Donovan shares his transformative experience with the practice’s dedication and prayer, initially finding it foreign to prioritize others over himself. The concept of dedicating the entire hour-and-a-half practice to all sentient beings felt powerful, challenging his previous self-centered perspective. The practice helped him realize the value of every being and shifted his mindset from considering only himself and his immediate family to appreciating the importance of others.
Despite occasional challenges in attending the Wednesday practice, Donovan finds warmth, support, and enlightenment in the collective dedication to every sentient being. He emphasizes the positive impact of the practices within the lineage and the Bon tradition, acknowledging their significant role in shaping his life. Virtual gatherings via Zoom further strengthen the sense of community, allowing Donovan to connect with the faces, smiles, and wonderful individuals who share this tradition.
Christopher reflects on the theme of compassion within the community over the past three years. He acknowledges the challenge of extending compassion, emphasizing that it’s sometimes easier to feel compassion for a maggot or a worm than for someone who may be attacking you. The community, diverse for Salt Lake City standards, includes LGBTQ individuals, Latinos, and African Americans. The fellowship actively engages in social justice efforts, including participation in Black Lives Matter activities.
Christopher delves into his personal understanding of compassion, recounting a pivotal moment with his wife when he realized that his compassion was initially driven by self-interest, seeking a favorable outcome for their relationship. He emphasizes the shift in perspective that true compassion involves recognizing another person’s suffering independently of one’s desires or expectations.
The practice manual includes a profound statement on compassion that the community recites every Sunday. It emphasizes the absence of respect, disrespect, responsibility, judgment, anger, bias, or prejudice in compassion. The focus is solely on understanding and alleviating the suffering of others, detached from personal agendas.
Christopher shares an affirmation or prayer about compassion borrowed from Robert Aitken, highlighting the transformative power of even the briefest moments of compassion. The fellowship aspires to move towards a physical sangha to embody compassion through various activities such as hospice work, aiding the homeless, feeding those in need, and participating in suicide prevention efforts. Christopher emphasizes the importance of not viewing people as projects but engaging in compassionate action as brothers and sisters. He advocates for the courage to look directly at suffering, asserting that Buddhism is a path for warriors who have the strength to witness and address suffering in the world, emphasizing that compassion doesn’t always have to involve grand gestures but can manifest in the smallest acts of kindness in everyday life.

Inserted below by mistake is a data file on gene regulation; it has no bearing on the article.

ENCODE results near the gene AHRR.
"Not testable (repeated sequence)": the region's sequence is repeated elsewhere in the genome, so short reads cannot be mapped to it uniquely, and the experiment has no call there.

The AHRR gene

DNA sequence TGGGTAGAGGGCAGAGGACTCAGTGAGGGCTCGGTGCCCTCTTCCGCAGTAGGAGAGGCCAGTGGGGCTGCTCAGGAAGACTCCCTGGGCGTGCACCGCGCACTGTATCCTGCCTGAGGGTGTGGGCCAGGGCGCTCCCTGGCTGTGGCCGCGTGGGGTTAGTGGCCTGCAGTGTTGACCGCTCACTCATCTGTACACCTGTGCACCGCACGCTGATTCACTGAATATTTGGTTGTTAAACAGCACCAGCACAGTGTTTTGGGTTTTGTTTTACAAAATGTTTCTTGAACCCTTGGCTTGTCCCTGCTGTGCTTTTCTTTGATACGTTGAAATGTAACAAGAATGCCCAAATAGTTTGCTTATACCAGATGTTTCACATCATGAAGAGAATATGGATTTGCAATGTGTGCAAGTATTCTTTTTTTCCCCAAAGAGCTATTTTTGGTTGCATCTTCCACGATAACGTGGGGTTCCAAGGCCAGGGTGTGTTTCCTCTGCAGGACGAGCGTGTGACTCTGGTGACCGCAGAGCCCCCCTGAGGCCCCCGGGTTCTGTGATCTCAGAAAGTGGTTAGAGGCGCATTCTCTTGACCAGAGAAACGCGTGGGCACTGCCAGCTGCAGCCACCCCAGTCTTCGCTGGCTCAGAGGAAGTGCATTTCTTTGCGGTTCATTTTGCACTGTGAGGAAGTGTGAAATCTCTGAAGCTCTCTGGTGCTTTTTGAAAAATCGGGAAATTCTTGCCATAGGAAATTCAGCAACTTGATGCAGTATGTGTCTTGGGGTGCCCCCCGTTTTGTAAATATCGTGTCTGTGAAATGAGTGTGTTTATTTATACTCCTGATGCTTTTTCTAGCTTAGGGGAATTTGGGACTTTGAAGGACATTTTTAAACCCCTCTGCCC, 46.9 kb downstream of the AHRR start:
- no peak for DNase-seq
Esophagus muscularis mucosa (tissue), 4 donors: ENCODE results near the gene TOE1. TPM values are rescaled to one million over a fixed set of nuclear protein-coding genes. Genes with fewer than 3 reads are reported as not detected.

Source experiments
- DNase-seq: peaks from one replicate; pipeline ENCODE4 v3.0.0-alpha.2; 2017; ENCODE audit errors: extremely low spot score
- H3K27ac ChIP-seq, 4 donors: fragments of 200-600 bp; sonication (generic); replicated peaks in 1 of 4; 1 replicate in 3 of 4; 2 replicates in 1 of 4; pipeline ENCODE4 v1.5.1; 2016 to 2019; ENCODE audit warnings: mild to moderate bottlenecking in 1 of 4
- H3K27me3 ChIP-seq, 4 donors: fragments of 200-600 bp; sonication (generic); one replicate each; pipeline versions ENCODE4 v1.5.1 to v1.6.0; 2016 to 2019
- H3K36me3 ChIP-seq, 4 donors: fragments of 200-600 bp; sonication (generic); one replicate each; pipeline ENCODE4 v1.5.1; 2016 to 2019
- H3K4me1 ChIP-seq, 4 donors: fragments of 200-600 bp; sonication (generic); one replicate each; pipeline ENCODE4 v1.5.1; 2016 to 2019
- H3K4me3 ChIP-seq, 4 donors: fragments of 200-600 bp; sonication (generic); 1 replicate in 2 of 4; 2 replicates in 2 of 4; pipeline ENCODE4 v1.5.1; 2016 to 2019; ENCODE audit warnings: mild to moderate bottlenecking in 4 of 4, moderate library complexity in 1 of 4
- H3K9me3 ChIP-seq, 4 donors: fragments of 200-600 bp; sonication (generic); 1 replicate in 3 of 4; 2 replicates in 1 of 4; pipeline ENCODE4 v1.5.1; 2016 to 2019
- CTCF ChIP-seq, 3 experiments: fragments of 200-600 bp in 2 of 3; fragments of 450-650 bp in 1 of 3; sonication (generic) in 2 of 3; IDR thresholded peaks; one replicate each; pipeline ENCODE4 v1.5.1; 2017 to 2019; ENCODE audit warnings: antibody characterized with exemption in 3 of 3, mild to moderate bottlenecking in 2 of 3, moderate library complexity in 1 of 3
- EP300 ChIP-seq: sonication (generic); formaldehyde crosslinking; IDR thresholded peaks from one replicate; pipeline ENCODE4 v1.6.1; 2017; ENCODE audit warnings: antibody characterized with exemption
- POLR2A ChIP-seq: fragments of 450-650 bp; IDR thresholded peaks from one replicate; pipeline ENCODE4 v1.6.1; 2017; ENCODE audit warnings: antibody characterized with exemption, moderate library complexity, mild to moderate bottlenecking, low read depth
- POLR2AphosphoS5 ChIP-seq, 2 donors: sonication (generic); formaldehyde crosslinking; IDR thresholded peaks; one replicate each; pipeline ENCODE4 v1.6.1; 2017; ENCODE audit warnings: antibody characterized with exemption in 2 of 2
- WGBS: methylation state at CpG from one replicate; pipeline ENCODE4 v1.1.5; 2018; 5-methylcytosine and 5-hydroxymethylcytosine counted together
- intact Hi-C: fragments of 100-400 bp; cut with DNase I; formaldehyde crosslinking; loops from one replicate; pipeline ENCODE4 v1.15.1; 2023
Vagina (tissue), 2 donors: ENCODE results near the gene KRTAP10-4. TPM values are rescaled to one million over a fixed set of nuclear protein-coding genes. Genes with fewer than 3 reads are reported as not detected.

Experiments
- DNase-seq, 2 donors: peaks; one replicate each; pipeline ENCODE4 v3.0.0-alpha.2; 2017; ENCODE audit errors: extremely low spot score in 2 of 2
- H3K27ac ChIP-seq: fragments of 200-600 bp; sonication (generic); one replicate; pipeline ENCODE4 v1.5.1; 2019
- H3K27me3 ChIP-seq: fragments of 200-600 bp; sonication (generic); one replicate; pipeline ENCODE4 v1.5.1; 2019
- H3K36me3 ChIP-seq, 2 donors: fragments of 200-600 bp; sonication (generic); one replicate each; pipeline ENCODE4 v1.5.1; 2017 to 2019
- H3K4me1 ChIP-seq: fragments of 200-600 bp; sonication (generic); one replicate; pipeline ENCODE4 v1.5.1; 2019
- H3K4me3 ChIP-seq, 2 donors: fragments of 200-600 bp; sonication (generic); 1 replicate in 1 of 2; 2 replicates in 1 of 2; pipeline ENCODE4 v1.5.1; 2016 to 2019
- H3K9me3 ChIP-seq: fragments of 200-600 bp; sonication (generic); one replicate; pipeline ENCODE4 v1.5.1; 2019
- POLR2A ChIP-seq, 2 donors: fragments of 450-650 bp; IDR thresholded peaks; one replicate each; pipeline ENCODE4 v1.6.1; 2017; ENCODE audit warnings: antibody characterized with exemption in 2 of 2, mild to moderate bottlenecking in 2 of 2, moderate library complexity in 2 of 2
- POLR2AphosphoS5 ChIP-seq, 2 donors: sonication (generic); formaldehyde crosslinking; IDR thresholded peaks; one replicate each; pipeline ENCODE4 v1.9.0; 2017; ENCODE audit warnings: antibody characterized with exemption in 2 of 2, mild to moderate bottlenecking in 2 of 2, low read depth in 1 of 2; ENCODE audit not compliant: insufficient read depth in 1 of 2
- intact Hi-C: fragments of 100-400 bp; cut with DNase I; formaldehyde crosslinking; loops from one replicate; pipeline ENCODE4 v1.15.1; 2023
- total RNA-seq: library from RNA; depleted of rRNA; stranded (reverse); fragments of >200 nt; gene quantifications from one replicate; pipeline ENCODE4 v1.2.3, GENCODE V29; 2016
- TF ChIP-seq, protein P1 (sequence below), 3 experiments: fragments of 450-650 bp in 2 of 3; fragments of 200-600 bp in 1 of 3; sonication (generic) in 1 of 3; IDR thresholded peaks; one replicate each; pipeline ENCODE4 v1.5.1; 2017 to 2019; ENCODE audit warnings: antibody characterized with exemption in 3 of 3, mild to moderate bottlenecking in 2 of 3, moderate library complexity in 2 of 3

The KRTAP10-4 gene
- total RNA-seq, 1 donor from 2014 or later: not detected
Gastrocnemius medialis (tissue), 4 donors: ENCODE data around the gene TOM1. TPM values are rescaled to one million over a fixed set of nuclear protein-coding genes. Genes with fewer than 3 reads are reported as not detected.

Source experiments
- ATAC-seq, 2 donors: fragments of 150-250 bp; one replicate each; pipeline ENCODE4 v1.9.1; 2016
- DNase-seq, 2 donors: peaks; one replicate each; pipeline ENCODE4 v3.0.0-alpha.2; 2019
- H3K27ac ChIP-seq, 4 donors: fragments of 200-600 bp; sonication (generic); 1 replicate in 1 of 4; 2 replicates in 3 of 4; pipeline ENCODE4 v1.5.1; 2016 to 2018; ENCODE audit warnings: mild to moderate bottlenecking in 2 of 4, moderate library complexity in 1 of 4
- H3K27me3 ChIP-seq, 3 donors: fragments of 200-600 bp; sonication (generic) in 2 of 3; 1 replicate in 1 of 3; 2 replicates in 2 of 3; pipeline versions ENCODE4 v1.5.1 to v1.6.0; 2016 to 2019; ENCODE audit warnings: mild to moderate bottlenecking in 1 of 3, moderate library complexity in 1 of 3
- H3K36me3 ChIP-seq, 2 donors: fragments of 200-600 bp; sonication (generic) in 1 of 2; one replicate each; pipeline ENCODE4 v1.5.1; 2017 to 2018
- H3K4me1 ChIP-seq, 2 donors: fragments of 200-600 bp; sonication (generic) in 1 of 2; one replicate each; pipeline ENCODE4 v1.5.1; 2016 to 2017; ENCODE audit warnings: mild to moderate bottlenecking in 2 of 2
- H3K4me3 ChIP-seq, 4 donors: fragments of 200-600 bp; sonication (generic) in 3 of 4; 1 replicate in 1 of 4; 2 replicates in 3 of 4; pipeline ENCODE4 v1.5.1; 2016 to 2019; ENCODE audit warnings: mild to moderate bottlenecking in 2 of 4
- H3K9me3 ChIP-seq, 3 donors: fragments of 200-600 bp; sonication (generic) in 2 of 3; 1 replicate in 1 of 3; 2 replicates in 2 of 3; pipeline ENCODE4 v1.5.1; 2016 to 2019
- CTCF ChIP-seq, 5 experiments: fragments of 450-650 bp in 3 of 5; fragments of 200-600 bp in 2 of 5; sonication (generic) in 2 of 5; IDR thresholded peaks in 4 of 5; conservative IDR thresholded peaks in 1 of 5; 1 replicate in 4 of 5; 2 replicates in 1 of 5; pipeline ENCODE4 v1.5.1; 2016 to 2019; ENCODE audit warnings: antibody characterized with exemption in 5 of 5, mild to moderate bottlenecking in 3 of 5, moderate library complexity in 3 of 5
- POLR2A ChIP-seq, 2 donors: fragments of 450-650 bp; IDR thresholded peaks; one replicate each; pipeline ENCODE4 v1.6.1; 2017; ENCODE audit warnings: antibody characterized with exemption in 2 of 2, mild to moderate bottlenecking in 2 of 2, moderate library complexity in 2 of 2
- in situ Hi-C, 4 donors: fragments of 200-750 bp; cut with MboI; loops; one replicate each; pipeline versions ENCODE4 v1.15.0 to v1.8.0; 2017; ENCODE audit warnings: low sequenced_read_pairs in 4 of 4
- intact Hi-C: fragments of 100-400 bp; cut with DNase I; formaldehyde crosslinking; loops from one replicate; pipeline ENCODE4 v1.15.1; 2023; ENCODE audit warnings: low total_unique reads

Jackie delves into the Bourne tradition, centered around the Bodhisattva vow—a commitment to self-liberation for the benefit of all sentient beings. This concept of service to others resonated deeply with her, aligning seamlessly with the way she had lived her life even before encountering the bumper tradition. The emphasis on kindness and service to others, ingrained in her upbringing, became a natural fit within the Bourne tradition.
She reflects on the inherent human inclination toward kindness, citing scientific evidence of increased endorphins and killer T-cells when engaged in generous acts. Jackie sees kindness as a fundamental aspect of human nature, and the Bodhisattva vow, for her, merely verbalizes and solidifies the commitment she was already embodying. The vow becomes a way to formalize the compassionate ethos she had internalized throughout her life.
Jackie believes that individuals, by embodying the Bodhisattva life, have the power to influence change starting at a personal level. Quoting Chick Moran, she emphasizes that personal transformation ripples through families, communities, cities, and eventually permeates the state, country, and the world. The Bourne tradition, with its focus on the Bodhisattva vow, aligns with Jackie’s belief that peace begins with individual actions, creating a positive energetic influence that can extend globally.
Gou reflects on people’s initial motivations for pursuing the path of balance between body and mind. Some find satisfaction at the plateau of tranquility, appreciating the benefits in their lives. However, Gou emphasizes that others, driven by a deeper longing, continue their journey through more extensive studies and intensified practice. While some may find contentment at the plateau of oneness with mind and body or unity with the environment, Gou stresses that this is not the ultimate goal.
Gou delves into the concept of enlightenment, simplifying it as the realization that the ego or self is absent. He underscores the need for continuous effort and exploration, challenging the notion that reaching a blissful state is sufficient. Gou encourages a commitment to the practice, even for those who may have temporarily diverted from it, emphasizing the importance of understanding one’s Buddha nature and original face. Despite the modern tendency to disregard thoughts of the next lifetime, Gou asserts that the practice should persist, ensuring spiritual growth and avoiding regression.
Annual update on progress of project.